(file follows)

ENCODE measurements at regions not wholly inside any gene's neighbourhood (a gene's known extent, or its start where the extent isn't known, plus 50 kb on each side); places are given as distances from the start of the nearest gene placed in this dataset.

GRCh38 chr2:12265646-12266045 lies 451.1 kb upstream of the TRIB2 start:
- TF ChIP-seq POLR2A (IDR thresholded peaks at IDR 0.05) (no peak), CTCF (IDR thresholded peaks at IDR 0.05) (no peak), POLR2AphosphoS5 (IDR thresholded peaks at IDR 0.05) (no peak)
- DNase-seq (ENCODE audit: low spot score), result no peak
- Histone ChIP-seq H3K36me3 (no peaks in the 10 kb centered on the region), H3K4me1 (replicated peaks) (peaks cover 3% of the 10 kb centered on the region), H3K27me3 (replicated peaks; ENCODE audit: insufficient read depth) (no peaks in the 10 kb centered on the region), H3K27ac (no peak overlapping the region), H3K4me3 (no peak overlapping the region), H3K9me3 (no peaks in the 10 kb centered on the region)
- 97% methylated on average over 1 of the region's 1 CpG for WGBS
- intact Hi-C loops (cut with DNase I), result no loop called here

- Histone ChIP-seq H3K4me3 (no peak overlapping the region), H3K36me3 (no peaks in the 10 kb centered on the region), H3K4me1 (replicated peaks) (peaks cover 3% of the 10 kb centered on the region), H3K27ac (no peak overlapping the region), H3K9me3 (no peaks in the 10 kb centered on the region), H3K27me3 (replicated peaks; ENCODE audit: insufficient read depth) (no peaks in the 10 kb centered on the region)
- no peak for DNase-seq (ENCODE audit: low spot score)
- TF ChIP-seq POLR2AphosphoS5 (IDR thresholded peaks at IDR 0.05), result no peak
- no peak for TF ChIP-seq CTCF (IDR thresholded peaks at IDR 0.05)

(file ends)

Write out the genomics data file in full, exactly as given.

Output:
ENCODE measurements at regions not wholly inside any gene's neighbourhood (a gene's known extent, or its start where the extent isn't known, plus 50 kb on each side); places are given as distances from the start of the nearest gene placed in this dataset.

GRCh38 chr2:12265646-12266045 lies 451.1 kb upstream of the TRIB2 start:
- TF ChIP-seq POLR2A (IDR thresholded peaks at IDR 0.05) (no peak), CTCF (IDR thresholded peaks at IDR 0.05) (no peak), POLR2AphosphoS5 (IDR thresholded peaks at IDR 0.05) (no peak)
- DNase-seq (ENCODE audit: low spot score), result no peak
- Histone ChIP-seq H3K36me3 (no peaks in the 10 kb centered on the region), H3K4me1 (replicated peaks) (peaks cover 3% of the 10 kb centered on the region), H3K27me3 (replicated peaks; ENCODE audit: insufficient read depth) (no peaks in the 10 kb centered on the region), H3K27ac (no peak overlapping the region), H3K4me3 (no peak overlapping the region), H3K9me3 (no peaks in the 10 kb centered on the region)
- 97% methylated on average over 1 of the region's 1 CpG for WGBS
- intact Hi-C loops (cut with DNase I), result no loop called here

- Histone ChIP-seq H3K4me3 (no peak overlapping the region), H3K36me3 (no peaks in the 10 kb centered on the region), H3K4me1 (replicated peaks) (peaks cover 3% of the 10 kb centered on the region), H3K27ac (no peak overlapping the region), H3K9me3 (no peaks in the 10 kb centered on the region), H3K27me3 (replicated peaks; ENCODE audit: insufficient read depth) (no peaks in the 10 kb centered on the region)
- no peak for DNase-seq (ENCODE audit: low spot score)
- TF ChIP-seq POLR2AphosphoS5 (IDR thresholded peaks at IDR 0.05), result no peak
- no peak for TF ChIP-seq CTCF (IDR thresholded peaks at IDR 0.05)